Vietnam edges towards decision on sugary drink taxes

June 13, 2024 | 11:00
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Proposals to tax sugary drinks continue to receive mixed opinions in the country, with Vietnam planning to submit a special consumption tax law for debate in October.

The Ministry of Finance said that the World Health Organization (WHO) recommended that the government take action to encourage people to access healthy food through taxation on food, and guides on sugary drink consumption.

Other nations have gradually added sugary drinks to special consumption taxes (SCT). While only around 15 countries collected such taxes on sugary drinks in 2012, last year national taxes were in effect in 106 markets, equal to 52 per cent of the global population, according to the World Bank.

Vietnam edges towards decision on sugary drink taxes

In ASEAN, six out of 10 countries collect a SCT on sugary drinks, and Indonesia and Vietnam are considering it.

Nguyen Thi Cuc, chairwoman of the Vietnam Tax Consultants Association, said, “The issue of needing to levy tax on sugary products has been raised, but we have to consider the time of application. Up to now, public health has changed with an emphasis on nutrition, which aims to limit foods and drinks that are harmful to health, ensuring healthy and safe health. Therefore, the issue of limiting products that have negative impacts on health, including sugary drinks, continues to be mentioned.”

The WHO’s global report on the use of sugar-sweetened beverage taxes report released in 2023 said the use of excise taxes on non-alcoholic beverages, while previously applied primarily as a revenue raising tool, has seen growing momentum to leverage them on sugar-sweetened beverages as a public health policy. However, countries implement the policy with varying designs and levels, and not all excise taxes on such beverages have the same degree of effectivity in their design from a public health perspective.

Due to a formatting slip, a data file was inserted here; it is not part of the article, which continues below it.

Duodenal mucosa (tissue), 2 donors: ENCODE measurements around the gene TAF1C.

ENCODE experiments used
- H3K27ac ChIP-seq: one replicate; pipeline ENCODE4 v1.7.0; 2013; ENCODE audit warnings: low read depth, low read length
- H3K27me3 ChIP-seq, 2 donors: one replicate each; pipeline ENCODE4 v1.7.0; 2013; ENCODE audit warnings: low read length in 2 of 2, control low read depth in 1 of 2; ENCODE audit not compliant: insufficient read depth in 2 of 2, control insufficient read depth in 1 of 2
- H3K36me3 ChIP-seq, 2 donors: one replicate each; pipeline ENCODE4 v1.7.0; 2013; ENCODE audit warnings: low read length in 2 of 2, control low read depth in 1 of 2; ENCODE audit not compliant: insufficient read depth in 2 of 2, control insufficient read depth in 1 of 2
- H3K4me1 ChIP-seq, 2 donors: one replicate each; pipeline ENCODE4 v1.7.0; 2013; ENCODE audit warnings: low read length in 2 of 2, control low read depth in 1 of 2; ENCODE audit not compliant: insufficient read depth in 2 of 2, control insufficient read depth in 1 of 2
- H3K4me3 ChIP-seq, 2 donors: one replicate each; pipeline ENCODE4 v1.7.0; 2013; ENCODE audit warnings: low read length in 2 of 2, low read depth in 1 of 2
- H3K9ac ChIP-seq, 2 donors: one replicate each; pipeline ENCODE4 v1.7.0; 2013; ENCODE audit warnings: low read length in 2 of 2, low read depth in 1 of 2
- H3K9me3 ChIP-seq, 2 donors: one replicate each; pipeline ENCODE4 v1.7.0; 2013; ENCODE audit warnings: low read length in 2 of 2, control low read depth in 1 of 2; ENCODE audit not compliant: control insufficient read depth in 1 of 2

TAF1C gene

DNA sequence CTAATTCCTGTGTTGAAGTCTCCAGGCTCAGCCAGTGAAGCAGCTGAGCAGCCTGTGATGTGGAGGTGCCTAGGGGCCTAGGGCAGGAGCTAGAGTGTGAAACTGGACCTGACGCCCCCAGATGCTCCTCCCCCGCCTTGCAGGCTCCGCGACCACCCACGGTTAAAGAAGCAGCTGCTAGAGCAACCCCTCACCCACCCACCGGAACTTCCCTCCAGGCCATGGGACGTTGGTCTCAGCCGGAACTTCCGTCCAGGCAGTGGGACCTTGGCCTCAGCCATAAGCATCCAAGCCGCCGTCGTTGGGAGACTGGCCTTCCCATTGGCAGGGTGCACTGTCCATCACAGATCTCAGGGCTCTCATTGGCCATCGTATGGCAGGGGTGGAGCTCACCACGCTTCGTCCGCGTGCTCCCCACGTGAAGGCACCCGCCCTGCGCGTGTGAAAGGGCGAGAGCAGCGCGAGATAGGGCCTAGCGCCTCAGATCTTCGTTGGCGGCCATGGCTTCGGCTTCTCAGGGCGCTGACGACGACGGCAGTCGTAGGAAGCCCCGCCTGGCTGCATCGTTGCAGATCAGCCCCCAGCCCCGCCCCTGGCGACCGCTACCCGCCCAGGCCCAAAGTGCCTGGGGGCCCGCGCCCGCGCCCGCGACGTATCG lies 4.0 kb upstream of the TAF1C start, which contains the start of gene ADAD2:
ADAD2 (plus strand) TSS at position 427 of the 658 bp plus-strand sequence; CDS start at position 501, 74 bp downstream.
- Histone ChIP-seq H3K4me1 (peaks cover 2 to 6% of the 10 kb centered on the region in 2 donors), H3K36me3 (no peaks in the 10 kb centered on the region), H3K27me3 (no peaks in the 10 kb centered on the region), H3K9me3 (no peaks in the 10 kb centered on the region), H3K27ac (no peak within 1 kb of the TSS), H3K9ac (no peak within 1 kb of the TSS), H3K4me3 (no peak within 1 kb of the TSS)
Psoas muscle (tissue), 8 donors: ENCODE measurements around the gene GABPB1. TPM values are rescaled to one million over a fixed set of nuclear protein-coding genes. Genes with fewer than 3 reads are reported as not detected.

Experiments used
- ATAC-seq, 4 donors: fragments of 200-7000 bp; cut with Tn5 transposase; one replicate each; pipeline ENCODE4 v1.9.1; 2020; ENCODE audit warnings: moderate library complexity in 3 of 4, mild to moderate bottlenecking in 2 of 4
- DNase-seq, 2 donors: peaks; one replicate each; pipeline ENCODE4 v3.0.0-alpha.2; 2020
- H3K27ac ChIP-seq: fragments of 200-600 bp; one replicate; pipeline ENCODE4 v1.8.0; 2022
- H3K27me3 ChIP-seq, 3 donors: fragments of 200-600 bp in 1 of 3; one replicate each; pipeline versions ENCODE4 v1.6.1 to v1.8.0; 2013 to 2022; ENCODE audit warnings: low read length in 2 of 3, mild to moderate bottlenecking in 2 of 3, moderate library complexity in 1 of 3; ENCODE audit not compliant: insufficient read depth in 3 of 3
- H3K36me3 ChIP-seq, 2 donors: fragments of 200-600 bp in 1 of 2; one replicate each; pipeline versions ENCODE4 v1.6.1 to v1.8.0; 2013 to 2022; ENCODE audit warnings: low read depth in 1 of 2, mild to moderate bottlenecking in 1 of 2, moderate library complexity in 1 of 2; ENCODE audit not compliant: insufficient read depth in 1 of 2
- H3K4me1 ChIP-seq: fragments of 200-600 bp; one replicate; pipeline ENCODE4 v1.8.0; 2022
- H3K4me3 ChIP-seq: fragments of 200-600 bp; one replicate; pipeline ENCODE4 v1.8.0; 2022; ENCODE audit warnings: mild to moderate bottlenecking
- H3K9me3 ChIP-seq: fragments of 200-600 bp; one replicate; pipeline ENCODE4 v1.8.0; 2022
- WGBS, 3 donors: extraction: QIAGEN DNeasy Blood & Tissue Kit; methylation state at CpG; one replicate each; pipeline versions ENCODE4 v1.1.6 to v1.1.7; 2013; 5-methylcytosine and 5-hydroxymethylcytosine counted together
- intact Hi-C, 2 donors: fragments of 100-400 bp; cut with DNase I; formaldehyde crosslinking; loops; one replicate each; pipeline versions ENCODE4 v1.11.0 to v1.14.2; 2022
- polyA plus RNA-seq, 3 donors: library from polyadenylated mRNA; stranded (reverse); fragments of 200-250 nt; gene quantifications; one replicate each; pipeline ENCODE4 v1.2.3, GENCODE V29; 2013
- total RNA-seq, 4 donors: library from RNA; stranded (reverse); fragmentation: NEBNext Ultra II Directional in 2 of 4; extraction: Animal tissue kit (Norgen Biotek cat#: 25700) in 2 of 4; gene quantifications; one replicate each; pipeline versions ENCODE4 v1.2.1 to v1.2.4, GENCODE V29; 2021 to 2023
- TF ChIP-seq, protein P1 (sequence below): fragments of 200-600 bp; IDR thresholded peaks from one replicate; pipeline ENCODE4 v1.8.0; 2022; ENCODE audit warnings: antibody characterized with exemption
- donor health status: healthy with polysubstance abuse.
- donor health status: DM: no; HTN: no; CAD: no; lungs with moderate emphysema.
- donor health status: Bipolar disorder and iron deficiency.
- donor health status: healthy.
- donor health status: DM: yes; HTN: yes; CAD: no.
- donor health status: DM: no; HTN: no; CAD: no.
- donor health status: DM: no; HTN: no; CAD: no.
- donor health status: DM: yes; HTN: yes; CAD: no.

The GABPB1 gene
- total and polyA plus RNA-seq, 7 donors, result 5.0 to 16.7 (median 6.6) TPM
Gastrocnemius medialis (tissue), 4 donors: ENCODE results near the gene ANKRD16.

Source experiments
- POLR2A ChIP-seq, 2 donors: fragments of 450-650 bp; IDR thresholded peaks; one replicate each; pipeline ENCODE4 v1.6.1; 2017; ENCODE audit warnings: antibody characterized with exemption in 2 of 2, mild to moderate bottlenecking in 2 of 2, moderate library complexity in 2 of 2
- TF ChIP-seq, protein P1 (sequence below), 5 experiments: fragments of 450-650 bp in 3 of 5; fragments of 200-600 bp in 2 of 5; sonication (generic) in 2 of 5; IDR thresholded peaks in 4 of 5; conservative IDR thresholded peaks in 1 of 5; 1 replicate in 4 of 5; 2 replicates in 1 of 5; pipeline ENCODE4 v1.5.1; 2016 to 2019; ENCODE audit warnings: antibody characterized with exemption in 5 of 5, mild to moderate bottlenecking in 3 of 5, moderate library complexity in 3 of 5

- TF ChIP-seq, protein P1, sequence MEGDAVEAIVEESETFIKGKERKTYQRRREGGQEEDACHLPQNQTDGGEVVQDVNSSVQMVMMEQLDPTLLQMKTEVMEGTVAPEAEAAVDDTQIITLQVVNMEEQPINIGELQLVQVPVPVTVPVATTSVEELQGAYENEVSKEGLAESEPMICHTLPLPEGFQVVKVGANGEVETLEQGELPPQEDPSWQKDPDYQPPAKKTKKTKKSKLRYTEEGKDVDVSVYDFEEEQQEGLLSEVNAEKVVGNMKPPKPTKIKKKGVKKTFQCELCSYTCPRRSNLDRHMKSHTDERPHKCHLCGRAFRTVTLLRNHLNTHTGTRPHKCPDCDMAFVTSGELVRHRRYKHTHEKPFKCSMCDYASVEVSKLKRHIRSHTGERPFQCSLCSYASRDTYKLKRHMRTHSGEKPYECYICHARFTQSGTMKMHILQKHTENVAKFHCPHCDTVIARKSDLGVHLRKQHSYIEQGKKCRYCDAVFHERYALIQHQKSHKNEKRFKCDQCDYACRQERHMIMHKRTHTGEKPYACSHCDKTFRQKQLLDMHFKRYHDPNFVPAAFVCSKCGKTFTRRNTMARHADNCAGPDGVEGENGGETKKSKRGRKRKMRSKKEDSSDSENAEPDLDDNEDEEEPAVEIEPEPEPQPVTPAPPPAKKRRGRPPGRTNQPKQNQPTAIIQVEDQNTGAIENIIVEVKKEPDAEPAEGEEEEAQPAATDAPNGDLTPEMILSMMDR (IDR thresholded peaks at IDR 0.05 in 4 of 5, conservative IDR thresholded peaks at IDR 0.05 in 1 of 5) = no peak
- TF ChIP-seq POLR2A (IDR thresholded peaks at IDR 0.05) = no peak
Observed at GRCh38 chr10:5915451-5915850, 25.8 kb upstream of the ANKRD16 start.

“It is important to adequately monitor excise taxes on sugar-sweetened beverages with standardised indicators to characterise tax designs and tax levels to inform policymaking,” the report said.

To reduce unreasonable sugar consumption and the harmful effects of sugary drinks, the WHO recommends that countries deploy a combination of imposing taxes, education, and limiting advertising to children.

Dr. Angela Pratt, chief representative of the WHO in Vietnam, said, “What we want to see are strategies to reduce consumption of sugary drinks such as raising awareness of the risks, and monitoring consumption at schools. We want the government to consider the imposition of a tax to increase the price of these drinks. This is a strategy implemented in many countries, which has an effective impact on reducing consumption of such drinks.”

However, the Ministry of Finance has not clearly stated what “sugar-sweetened beverages” are. Many drinking products contain sugar, and some are concerned that juice products from natural fruits or essential products such as milk will be taxed, which would in turn increase costs for businesses.

Tran Quang Trung, chairman of the Vietnam Dairy Association, said, “The addition of an SCT for sugary beverage products does not currently exclude health-beneficial products such as milk and nutritional products. Dairy businesses recommend excluding dairy products and nutritional drinks.”

The American Chamber of Commerce in Vietnam said that new taxes and fees may be needed in the future, but their impact should be considered carefully to ensure they support business recovery and do not undermine economic growth. For example, the government should study the potential impact of the proposed tax increase on businesses and consumers to avoid unintentional discrimination between sugar-sweetened beverages and other beverages or food containing sugar, it said.

Careful consideration required for sugary drink tax Careful consideration required for sugary drink tax

In addition to increasing the excise tax on beer, wine, and tobacco, the Ministry of Finance has once again proposed to put sugary drinks into taxable status. Adam Sitkoff, executive director of the American Chamber of Commerce in Hanoi, spoke to VIR’s Nguyen Thu about the latest proposal.

Players take sides in drink tax discussion Players take sides in drink tax discussion

The beverage sector has called for a delay in Vietnam’s proposed tax increase on alcohol as the industry is at risk from high inflation, increased material costs, and low demand.

By Thy Nguyet

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